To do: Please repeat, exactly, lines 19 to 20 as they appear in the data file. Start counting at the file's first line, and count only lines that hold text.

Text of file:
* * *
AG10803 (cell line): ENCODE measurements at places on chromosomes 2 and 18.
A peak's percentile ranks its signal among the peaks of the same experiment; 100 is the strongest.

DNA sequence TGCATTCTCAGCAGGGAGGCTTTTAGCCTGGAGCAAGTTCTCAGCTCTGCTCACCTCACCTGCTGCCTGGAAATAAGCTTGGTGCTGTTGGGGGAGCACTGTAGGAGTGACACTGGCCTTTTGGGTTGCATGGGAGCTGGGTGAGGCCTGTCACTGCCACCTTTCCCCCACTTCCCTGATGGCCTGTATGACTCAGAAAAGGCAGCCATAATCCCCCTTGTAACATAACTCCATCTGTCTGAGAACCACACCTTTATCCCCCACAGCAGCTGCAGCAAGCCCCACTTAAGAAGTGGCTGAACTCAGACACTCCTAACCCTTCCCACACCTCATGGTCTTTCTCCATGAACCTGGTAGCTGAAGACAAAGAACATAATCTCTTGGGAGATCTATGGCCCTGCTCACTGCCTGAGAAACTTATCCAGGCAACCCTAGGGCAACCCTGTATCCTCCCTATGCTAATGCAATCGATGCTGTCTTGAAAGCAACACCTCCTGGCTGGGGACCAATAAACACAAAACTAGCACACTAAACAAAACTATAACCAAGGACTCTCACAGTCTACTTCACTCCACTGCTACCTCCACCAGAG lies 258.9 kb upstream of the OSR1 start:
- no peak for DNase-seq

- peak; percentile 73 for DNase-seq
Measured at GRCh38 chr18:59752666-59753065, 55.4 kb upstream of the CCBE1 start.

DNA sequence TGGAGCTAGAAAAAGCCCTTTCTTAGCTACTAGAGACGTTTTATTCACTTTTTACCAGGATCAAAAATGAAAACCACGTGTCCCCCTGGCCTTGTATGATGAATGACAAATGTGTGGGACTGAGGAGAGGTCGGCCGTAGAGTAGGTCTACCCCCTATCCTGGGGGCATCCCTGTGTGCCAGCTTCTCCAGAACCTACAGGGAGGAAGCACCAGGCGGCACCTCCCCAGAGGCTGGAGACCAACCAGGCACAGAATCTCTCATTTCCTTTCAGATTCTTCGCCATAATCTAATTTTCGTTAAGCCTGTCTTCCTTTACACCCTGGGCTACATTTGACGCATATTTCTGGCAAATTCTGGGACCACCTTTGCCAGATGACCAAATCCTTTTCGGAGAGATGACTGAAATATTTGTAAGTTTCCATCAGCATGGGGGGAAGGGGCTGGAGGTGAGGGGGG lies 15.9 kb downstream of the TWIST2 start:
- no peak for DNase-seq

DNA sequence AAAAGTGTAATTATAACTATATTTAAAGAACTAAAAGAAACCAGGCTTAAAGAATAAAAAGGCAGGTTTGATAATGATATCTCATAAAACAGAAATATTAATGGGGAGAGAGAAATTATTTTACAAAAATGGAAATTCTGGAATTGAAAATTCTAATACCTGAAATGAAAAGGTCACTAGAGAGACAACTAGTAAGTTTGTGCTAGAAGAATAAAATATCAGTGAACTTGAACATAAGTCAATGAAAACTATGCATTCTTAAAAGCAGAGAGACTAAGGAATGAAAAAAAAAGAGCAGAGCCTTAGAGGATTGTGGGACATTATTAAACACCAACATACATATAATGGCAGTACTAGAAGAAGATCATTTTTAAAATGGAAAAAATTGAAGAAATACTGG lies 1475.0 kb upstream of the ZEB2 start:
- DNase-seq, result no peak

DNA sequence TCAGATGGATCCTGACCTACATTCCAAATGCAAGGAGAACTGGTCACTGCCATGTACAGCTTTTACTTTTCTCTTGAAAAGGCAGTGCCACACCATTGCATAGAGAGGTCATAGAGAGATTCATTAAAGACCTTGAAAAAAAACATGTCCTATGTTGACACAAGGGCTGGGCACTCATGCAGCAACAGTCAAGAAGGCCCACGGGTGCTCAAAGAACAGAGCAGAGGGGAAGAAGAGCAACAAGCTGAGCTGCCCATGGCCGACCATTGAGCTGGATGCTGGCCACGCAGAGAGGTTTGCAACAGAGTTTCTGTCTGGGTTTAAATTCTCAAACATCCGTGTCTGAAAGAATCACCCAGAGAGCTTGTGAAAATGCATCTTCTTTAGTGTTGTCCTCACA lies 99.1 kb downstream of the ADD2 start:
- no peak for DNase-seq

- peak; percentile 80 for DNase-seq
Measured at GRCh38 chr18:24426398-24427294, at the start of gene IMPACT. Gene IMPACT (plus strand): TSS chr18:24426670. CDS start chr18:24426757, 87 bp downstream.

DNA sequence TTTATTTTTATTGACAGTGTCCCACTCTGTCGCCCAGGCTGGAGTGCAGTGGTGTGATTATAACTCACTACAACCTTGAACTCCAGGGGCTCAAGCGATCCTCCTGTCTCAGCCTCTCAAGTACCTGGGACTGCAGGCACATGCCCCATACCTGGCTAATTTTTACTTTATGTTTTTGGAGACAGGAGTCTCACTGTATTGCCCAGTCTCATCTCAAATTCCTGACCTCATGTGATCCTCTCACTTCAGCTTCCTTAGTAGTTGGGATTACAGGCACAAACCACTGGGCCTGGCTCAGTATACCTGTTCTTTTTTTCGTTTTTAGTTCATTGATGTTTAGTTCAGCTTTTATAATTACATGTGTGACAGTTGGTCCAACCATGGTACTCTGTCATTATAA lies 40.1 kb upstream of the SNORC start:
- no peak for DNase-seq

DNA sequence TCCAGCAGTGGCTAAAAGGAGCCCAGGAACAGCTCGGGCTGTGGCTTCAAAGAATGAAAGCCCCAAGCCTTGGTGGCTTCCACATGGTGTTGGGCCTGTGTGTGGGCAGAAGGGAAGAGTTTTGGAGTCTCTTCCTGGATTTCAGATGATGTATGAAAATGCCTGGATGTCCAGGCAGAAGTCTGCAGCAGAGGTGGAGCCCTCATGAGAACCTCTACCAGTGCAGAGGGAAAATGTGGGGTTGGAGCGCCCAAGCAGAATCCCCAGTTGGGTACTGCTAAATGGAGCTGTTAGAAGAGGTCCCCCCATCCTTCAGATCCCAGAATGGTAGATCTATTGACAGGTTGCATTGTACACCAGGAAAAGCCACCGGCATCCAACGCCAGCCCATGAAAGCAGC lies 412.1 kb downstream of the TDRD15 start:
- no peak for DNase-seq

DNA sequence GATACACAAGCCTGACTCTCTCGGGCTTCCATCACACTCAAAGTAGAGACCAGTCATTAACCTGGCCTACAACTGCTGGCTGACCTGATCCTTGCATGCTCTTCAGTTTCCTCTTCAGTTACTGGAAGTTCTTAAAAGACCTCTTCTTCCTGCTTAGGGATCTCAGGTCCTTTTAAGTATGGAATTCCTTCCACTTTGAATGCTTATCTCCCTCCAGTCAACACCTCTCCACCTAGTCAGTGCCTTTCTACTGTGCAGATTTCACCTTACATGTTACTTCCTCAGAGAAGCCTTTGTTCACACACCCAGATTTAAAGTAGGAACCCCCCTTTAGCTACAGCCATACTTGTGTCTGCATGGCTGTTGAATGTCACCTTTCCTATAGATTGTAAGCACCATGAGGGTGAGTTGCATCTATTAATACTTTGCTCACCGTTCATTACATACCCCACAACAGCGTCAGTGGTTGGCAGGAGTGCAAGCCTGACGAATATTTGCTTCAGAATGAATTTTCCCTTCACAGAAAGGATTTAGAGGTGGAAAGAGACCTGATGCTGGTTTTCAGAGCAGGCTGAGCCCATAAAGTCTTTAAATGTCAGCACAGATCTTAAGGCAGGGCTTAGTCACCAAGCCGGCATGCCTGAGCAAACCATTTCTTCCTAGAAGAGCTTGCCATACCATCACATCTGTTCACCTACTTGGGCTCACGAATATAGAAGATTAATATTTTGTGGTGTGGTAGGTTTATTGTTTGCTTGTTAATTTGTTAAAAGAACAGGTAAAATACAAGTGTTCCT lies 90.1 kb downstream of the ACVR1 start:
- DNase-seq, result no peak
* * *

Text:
DNA sequence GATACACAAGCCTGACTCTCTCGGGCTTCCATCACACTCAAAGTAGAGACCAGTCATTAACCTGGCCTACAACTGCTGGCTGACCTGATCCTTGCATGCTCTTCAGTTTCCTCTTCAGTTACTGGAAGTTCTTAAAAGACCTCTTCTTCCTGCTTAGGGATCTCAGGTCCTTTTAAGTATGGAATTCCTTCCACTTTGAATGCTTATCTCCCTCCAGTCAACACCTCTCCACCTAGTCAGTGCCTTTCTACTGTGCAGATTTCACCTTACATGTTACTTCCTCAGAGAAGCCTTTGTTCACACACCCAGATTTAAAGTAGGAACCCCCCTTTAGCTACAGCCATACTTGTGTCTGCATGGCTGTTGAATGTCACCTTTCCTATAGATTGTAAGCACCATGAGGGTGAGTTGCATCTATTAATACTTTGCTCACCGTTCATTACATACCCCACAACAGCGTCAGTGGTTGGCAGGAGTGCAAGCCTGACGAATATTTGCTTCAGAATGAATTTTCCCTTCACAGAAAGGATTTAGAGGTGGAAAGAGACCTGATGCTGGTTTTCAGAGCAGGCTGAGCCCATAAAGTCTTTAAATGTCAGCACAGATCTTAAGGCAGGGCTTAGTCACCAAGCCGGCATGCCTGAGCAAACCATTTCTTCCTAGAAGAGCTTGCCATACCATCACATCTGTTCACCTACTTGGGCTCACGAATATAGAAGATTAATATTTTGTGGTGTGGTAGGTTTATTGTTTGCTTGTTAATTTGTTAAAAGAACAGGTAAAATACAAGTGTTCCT lies 90.1 kb downstream of the ACVR1 start:
- DNase-seq, result no peak